Body Talk is a natural health-care system, which is designed to work with, and support, your bodies’ own natural ability to repair and restore itself. A Body Talk session is designed to re-establish and re-connect the lines of communication which enable the bodies’ internal mechanisms to function at optimal level. This process repairs and prevents disease while rapidly accelerating the healing process.
Body Talk differs from other healthcare modalities in that Body Talk Practitioners do not diagnose but rather, by using neuron-muscular biofeedback, the client’s innate wisdom guides the Practitioner to find the unique imbalances and communication breakdowns, and the priority in which these should be addressed. Body Talk is non-invasive, safe, efficient and easily integrated into other healthcare systems. It is based on scientific principles with an emphasis on safe, effective and affordable healing.
Hair transplant surgery is surgery that is performed to restore hair to areas of the scalp that are bald or that have thinning hair. There are multiple types of hair replacement surgery. Most commonly, these involve hair transplantation, but flap surgery, tissue expansion of the scalp, and scalp reduction surgery, are also methods used for hair replacement. Each of these types of surgeries can be used alone, or in combination, to provide the patient with the best possible outcome for hair replacement. Hair transplantation involves removing small pieces of hair-bearing scalp from a donor site and using them as grafts to be relocated to a bald or thinning area of the scalp.
For most, it’s only natural to assume that the longer you’ve had your problem (e.g. trichotillomania), the longer it has to take in therapy, etc., to fully cure. But is this really the case? The truth is, how long you’ve been struggling with trichotillomania, or how bad it’s been, has nothing at all to do with how long it has to take to get it handled once and for all. It is not about perfections, it’s about overcoming trichotillomania in the long run.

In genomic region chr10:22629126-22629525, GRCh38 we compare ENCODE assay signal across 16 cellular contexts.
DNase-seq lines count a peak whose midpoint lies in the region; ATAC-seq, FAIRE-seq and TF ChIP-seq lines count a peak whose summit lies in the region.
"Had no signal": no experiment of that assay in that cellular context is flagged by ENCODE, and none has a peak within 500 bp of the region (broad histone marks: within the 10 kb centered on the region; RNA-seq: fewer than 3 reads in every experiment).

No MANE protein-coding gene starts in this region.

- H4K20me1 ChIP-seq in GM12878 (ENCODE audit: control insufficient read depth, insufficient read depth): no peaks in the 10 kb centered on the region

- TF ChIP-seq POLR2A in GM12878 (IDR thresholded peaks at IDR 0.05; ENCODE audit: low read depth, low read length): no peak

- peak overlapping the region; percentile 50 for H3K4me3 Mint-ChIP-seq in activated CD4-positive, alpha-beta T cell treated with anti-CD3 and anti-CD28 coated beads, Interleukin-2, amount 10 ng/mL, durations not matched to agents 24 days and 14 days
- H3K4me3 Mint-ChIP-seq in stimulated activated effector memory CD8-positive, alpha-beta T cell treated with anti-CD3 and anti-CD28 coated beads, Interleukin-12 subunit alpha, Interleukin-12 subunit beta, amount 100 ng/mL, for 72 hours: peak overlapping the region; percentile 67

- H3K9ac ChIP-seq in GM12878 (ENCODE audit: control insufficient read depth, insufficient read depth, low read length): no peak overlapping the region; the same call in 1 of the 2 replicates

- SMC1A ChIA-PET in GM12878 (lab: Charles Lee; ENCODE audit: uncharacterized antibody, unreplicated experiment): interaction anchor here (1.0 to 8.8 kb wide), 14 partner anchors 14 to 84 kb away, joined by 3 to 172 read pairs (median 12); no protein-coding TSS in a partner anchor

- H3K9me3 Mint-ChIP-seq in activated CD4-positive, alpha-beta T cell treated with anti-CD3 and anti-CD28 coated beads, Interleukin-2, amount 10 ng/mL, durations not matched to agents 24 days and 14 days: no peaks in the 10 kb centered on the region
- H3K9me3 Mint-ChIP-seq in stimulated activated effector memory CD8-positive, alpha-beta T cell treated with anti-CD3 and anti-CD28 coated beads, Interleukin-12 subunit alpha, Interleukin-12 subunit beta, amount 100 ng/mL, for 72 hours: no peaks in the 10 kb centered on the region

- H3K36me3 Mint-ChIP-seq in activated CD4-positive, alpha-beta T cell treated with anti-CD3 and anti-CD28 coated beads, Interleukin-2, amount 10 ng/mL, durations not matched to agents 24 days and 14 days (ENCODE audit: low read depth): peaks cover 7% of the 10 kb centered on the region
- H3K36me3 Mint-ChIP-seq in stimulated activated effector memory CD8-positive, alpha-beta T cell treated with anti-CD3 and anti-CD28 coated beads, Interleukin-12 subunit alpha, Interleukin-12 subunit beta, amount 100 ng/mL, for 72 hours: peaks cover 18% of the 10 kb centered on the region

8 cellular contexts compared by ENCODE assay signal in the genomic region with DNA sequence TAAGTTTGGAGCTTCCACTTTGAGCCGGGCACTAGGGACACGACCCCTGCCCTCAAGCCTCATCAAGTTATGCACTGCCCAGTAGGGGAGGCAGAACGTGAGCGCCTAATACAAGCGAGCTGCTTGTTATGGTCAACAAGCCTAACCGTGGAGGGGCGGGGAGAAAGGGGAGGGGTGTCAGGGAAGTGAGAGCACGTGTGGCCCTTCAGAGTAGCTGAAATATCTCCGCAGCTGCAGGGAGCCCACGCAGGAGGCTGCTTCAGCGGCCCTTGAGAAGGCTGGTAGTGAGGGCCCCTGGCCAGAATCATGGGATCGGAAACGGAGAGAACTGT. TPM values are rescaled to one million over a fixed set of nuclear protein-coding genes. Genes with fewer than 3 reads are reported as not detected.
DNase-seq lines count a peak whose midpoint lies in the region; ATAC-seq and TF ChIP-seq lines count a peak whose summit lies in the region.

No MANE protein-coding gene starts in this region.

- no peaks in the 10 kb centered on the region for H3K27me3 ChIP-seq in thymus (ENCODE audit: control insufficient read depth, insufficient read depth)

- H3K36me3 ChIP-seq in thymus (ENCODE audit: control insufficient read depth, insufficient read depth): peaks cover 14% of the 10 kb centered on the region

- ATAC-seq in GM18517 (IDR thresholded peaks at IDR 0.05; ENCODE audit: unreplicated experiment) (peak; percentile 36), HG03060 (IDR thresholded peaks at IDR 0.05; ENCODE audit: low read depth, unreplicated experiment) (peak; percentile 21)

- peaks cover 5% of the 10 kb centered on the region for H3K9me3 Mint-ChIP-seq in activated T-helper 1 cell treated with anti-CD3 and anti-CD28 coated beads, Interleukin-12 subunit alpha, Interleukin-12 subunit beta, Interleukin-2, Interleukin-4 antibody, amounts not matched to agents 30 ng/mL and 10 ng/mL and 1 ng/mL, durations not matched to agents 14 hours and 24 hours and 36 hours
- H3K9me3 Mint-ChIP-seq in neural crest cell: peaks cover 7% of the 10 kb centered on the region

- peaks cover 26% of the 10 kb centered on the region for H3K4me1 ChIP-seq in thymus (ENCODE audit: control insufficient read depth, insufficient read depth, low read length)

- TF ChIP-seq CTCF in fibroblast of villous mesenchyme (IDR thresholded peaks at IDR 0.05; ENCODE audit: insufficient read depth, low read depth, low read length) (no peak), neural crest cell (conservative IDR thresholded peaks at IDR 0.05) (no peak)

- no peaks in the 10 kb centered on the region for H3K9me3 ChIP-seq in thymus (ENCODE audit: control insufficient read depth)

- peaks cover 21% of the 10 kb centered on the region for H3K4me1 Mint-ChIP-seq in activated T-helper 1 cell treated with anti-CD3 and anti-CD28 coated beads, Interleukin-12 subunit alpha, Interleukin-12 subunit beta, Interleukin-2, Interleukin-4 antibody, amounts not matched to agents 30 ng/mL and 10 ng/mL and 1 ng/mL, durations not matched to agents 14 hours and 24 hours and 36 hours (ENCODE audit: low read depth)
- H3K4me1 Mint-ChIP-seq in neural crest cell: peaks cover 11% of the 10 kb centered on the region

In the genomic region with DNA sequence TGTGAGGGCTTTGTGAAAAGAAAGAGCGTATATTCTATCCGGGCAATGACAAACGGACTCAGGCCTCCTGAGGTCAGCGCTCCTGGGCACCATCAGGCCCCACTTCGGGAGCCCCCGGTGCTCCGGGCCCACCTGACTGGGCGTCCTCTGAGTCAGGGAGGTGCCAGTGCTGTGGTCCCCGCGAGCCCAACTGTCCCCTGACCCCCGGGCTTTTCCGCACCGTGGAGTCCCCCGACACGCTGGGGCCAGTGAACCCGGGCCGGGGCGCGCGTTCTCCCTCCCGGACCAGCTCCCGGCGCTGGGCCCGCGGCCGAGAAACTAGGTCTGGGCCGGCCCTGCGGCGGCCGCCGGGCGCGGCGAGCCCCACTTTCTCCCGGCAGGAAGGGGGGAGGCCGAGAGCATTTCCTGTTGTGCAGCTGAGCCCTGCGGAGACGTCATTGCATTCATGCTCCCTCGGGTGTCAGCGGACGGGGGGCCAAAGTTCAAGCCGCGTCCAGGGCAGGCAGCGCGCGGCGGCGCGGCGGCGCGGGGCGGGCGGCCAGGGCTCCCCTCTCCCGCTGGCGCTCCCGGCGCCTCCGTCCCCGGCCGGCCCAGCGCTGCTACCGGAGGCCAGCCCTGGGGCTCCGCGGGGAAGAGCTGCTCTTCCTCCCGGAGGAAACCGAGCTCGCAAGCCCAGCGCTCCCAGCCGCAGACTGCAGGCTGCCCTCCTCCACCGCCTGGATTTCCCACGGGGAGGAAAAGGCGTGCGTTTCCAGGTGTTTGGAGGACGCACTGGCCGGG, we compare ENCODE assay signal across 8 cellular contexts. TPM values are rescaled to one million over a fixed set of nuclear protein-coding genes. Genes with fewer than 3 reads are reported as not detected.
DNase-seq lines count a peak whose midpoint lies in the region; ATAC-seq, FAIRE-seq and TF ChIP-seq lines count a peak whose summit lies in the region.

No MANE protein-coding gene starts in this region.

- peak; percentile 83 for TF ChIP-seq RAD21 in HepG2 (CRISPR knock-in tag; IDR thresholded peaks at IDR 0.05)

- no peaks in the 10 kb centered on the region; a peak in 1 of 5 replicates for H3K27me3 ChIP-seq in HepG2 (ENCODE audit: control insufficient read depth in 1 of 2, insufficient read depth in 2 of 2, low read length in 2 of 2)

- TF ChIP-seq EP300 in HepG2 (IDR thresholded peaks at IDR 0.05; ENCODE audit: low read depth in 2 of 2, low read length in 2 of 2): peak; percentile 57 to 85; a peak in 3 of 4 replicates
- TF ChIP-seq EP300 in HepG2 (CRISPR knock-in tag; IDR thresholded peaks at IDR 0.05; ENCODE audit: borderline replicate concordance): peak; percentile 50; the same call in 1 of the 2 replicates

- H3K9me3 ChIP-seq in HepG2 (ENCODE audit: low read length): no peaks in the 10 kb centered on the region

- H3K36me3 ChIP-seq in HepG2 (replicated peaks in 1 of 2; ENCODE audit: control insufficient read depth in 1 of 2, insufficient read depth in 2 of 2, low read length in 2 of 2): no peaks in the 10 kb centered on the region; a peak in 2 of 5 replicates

What is Prohibere?
Prohibere is the first treatment for trichotillomania that address the physiological aspect of the disorder. Not only was Prohibere formulated to prevent the urge for patients to pull their hair, it is designed for use as a hair product. No other numbing treatment on the market is tailored for use in hair. Additionally, the product performs exceptionally for migraine relief.
Who are the people behind this treatment product?
Emily Kight has trichotillomania. She has been working at a lab while pursuing a bio-engineering degree, and decided to put her skills to use to adress the challenges she faces with trich on a daily basis. She developed the formula, made a small batch for testing, and has presented the idea at competitions. She has worked to develop key partnerships with the trichotillomania community.
By nature trichotillomania already causes the sufferer great shame and embarrassment, especially when there is noticeable hair loss. But what happens when the behavior is focused in the pubic region? While this may be easier to hide, it is also the most under reported symptom of compulsive hair pulling due to the extremely private and shameful nature of the behavior. While trichotillomania and other body-focused repetitive behaviors (BFRBs) are gaining momentum in awareness from the increasing number of people speaking out about their experiences with this condition, those who pick in the pubic region remain hidden in the dark.
Trichotillomania at times resembles Obsessive-Compulsive Disorder (OCD) in the feelings of compulsion and repetitive behavior, but the two disorders have different symptoms and require different treatments. Trichotillomania may also resemble a tic disorder, as the action of pulling feels automatic and is preceded by an uncomfortable sensation that must be relieved.
Similarities between obsessive-compulsive disorder (OCD) and trichotillomania (TTM) have been widely recognized. Nevertheless, there is evidence of important differences between these two disorders. Many people with trichotillomania try to stop the behavior but feel unable to do so. At times, these behaviors are consciously and intentionally performed as a means of coping with powerful or painful emotions. However, unlike OCD compulsions, people with hair-pulling disorder report a pleasurable gratification from hair pulling.